I have a friend who was shafted the same way. He put a down payment on a condo prior to the house market exploding... then a few months later they told him to fuck off and returned his money... but in reality my friend just lost $30,000 because the value of the condo sky rocketed during those months.

Damn condo builders... i think they were called "Streetside Development"

09-07-2006, 04:51 PM
Man that is harsh gives new reason to reading the fine print, I would think though that you might have a case in court but a lawyer would be your best bet. Let us know how this goes:

The Cosworth
09-07-2006, 04:53 PM
been in the news a lot latley, and although it blows, its legal if done properly

09-07-2006, 09:25 PM
It happened here in Edmonton, went on the news and everything but they couldn't do anything (Other than give bad publicity).

09-07-2006, 11:42 PM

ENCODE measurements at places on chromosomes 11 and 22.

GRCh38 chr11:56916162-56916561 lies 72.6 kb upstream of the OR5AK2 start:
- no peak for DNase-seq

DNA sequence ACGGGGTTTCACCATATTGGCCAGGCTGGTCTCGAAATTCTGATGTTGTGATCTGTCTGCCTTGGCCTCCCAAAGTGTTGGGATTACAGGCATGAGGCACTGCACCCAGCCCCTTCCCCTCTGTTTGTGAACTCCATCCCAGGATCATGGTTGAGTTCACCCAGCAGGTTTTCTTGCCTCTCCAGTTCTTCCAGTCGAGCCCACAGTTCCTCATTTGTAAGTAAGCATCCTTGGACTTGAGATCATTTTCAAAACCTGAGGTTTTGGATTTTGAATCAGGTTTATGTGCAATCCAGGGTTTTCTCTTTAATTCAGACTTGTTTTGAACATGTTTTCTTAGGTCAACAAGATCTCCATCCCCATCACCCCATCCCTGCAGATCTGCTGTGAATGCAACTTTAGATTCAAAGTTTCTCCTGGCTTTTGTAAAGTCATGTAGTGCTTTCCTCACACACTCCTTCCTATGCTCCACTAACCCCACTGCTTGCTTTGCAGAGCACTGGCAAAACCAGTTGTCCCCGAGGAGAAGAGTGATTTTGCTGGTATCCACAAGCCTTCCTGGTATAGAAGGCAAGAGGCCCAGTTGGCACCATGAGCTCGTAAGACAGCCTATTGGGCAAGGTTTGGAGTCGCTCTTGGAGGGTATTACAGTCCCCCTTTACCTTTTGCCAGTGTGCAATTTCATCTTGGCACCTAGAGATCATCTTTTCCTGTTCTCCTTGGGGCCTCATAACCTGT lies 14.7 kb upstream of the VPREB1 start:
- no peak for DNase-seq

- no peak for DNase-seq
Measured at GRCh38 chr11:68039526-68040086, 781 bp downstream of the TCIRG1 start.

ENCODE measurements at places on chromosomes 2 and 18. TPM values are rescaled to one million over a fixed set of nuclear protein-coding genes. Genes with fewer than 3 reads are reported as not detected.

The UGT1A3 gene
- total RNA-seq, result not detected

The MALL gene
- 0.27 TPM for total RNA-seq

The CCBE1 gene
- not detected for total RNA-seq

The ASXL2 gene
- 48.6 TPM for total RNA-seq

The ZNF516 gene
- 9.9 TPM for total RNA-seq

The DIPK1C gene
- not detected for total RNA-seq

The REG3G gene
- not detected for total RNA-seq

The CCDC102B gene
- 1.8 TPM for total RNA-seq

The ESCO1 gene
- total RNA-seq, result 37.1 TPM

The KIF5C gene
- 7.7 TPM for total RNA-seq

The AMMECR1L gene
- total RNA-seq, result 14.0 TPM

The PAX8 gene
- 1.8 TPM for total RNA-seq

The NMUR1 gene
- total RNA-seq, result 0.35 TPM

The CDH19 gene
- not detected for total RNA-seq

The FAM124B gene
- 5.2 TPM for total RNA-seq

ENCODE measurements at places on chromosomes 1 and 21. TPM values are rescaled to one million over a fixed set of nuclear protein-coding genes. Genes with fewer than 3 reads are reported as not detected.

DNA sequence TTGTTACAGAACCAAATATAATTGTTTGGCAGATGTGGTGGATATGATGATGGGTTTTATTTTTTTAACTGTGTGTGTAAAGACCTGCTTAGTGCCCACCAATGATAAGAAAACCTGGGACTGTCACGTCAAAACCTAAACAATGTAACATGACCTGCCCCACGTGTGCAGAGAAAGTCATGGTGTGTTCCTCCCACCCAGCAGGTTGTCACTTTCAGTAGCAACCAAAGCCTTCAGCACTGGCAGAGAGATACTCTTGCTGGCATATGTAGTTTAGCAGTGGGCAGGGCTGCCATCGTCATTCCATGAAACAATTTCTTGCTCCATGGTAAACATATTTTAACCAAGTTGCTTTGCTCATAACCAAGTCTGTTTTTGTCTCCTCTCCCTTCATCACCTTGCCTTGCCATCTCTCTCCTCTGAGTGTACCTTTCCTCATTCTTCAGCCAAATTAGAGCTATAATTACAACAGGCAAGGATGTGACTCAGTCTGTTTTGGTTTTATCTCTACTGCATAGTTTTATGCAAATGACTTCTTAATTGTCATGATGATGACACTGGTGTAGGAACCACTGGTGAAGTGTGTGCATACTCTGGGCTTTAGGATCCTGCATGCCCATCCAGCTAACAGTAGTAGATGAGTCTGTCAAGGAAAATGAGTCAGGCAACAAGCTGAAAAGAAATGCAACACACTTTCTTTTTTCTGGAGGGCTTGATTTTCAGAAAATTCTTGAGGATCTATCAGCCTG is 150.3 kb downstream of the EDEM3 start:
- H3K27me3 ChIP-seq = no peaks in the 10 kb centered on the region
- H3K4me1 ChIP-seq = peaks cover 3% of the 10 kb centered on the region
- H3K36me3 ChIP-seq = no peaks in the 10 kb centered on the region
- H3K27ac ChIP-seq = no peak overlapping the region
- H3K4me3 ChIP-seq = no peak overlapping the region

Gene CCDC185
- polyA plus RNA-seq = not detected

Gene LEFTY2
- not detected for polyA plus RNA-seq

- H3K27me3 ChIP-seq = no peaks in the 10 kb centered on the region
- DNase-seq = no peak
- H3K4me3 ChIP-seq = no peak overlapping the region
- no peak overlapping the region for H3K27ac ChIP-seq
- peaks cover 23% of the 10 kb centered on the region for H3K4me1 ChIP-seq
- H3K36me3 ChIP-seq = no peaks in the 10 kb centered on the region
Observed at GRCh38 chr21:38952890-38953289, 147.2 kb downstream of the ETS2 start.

Very common these days...it's not exclusive to condos either. Home builders are using similar tactics as well. You are really leaving money on the table. In most circumstances, the best you'll get is first right of refusal on the new price.

09-08-2006, 07:11 AM
This is just wishful thinking, but is there any chance that a group of buyers can threaten litigation?

Perhaps lititation could be done in a fashion that it threatens to hold up their condo project/schedule?

For example: My builder was going to pour concrete on my driveway after my possesion date, but when I made it clear to them that I have instructed my mortgage lawyer to hold final payment until the driveway was paved, the concrete guys showed up on time.

09-08-2006, 07:49 AM
VERY COMMON these days.

Typical catch 22. Since the bannk wont finance the construction company at current sale rates so they have to increase prices. Either way you dont get your condo unless you pay up.

Quite a few banks are starting to refuse financing on ANY condo that does pre-sales. A number of banks now require 60% completion before sales of units are allowed.

09-08-2006, 10:22 AM
This isn't just the builder ripping you off though. Construction costs have increased tremendously over the past year. This is everything from raw materials to labour. Its likely that the price when the condos were presold is now not even enough to cover their costs, much less earn them a profit. Thus they cancel the contract and increase prices to stop from going bankrupt.